Read a Pacific Northwest, liberal perspective on world, national, and local politics. From majestic Redmond, Washington - the Northwest Progressive Institute Advocate.

Thursday, January 29, 2009

Legislature considering allowing school districts to shift to four day week

Recently, Sate Representatives Newhouse (R-15), Chandler (R-15), and Simpson (D-47) announced they were introducing legislation to allow school districts to shorten the school week from five days to four.

The intention of House Bill 1292 is to provide local superintendents and school boards with a new option for cutting costs.

The proposed legislation reads, in part:
The legislature finds that school districts are seeking innovations to reduce operating costs and preserve limited resources for the primary purpose of student learning. Efficiencies in transportation, heat, lights, maintenance, and food expenses are possible from operating for four rather than five days per week, but current law poses a barrier to this innovation by requiring a set number of instructional days in each school year.
Granted, this legislation wouldn't necessarily force students, parents, and teachers to move to a four day week. It would simply give district administrators extra leeway to decide when to hold classes. The question is whether such a change would be in the best interest of Washington's students.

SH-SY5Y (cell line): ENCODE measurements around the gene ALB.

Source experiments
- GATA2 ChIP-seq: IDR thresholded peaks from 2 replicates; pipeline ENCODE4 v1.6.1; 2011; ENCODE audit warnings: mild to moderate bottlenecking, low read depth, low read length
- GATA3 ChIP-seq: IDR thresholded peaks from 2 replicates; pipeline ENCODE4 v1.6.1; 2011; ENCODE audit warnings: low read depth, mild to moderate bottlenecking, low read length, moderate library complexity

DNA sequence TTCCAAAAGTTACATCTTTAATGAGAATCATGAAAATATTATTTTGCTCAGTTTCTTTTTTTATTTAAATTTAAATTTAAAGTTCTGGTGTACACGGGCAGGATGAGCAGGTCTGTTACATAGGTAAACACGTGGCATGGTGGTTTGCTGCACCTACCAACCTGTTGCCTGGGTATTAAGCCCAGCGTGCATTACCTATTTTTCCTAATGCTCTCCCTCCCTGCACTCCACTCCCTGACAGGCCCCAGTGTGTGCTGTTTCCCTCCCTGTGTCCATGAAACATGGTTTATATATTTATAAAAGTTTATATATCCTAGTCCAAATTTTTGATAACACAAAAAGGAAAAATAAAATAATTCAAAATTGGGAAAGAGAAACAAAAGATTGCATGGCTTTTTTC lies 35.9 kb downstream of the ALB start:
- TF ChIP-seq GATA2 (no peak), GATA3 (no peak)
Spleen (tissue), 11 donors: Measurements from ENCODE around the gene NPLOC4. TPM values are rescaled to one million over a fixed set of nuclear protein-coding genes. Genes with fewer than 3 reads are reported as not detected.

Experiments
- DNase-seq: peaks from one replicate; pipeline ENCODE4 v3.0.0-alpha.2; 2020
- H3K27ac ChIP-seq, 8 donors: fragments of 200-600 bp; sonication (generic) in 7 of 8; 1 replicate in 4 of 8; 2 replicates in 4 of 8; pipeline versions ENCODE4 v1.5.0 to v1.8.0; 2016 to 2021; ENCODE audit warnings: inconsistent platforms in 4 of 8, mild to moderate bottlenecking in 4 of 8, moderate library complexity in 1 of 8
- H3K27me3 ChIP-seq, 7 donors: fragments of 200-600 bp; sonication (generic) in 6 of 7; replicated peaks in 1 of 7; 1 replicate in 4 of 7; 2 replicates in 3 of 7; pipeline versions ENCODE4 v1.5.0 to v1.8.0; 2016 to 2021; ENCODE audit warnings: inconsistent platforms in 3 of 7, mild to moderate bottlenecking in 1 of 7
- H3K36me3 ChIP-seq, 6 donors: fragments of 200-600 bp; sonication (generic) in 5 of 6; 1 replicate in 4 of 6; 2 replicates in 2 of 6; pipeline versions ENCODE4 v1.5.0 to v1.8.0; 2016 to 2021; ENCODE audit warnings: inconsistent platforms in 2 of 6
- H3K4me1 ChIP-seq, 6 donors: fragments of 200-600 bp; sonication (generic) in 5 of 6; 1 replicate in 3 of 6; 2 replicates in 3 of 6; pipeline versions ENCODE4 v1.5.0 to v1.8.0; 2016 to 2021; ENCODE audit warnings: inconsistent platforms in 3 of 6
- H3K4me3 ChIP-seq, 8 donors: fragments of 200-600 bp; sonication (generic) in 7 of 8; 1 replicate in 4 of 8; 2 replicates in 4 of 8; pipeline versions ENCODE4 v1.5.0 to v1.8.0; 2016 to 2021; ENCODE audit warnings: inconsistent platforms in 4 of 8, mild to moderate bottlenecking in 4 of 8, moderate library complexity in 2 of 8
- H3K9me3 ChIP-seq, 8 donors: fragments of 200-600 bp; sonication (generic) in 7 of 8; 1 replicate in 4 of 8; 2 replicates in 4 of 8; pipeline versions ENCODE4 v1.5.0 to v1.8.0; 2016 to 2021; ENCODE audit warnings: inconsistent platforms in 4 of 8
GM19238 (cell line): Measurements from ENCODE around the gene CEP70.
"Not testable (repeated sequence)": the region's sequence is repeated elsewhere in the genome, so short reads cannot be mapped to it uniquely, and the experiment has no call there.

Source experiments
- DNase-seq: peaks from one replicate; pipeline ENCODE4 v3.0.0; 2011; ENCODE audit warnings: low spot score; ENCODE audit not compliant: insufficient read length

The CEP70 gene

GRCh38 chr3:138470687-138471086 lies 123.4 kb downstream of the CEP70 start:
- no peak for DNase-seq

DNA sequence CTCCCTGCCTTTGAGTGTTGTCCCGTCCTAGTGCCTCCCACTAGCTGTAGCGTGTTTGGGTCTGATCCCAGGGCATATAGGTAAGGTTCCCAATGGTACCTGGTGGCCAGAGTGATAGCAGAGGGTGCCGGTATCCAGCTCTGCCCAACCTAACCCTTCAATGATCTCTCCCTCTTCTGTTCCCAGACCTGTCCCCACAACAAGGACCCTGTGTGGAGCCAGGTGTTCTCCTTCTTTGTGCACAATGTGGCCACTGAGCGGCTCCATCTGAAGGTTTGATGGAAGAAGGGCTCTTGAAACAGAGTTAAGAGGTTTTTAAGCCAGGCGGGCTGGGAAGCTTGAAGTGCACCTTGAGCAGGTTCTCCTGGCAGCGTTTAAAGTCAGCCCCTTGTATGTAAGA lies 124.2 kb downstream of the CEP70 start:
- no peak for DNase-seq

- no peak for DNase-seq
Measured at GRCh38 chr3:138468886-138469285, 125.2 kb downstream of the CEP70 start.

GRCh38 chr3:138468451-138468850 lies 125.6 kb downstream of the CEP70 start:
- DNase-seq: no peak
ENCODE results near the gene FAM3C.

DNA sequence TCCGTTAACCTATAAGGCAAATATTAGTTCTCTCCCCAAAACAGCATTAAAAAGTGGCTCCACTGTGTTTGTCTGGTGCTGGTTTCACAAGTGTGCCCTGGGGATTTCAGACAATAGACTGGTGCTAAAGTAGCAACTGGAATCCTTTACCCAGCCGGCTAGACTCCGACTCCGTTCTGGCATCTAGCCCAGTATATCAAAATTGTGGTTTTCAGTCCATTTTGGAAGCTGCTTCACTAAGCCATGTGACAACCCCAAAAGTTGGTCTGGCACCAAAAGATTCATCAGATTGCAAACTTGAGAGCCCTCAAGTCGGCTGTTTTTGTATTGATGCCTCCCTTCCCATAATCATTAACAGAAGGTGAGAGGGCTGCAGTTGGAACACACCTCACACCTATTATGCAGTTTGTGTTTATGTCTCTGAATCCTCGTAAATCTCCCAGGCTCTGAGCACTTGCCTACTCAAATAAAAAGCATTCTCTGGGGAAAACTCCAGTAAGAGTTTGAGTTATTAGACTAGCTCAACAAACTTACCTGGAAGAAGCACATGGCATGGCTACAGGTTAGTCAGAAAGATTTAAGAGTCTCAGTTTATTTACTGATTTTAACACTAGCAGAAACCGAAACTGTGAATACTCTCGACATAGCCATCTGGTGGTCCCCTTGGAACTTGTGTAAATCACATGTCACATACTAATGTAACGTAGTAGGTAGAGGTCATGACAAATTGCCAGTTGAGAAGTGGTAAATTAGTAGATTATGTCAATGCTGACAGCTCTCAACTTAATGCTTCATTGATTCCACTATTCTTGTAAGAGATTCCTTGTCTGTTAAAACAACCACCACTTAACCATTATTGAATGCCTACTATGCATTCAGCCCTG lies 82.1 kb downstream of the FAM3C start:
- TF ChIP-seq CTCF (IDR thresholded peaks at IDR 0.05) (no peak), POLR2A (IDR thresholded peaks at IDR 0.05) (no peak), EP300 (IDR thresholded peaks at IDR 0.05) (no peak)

I am a high school student, so I can easily imagine what a four day week would look like. The loss of one day each week would mean that classes would be an hour long instead of fifty minutes. That may not sound like much, but it adds up.

I and my peers would be at school for eight hours and ten minutes a day, plus whatever amount of time we spend studying and working on extracurricular activities - which for many kids is an hour or longer every day.

So that's roughly nine and a half to ten hours at school four days out of seven. Then there's travel time, which varies depending on how close a student lives to a school, and homework, which can easily take over an hour for most students and more than two hours for those taking advanced classes.

Considering that young people are urged to get at least eight hours of sleep each day, that leaves very little family time or free time.

That is not fair to me, nor to any other student.

I am unequivocally opposed to the idea of a four day school week. The savings are minimal at best, while there is considerable risk of a negative impact to students. If cutting costs is the most important objective, why don't we have students and teachers telecommute to school?

We have brick and mortar classrooms because school is not simply about teaching a curriculum. It's about learning to live in society.

Go into any school and ask students what their favorite class of the day is. Chances are you'll hear lunch over and over again.

There's more to school than reading, writing, and math.

Governor Gregoire and state legislators have a responsibility to ensure that our public schools remain strong and vibrant, even in these tough economic times. There are better ways to save money than shortening the school week (like turning lights off on school buildings during the nighttime when nobody's around).

Cost cutting measures that could hurt students are not shortcuts worth trying.


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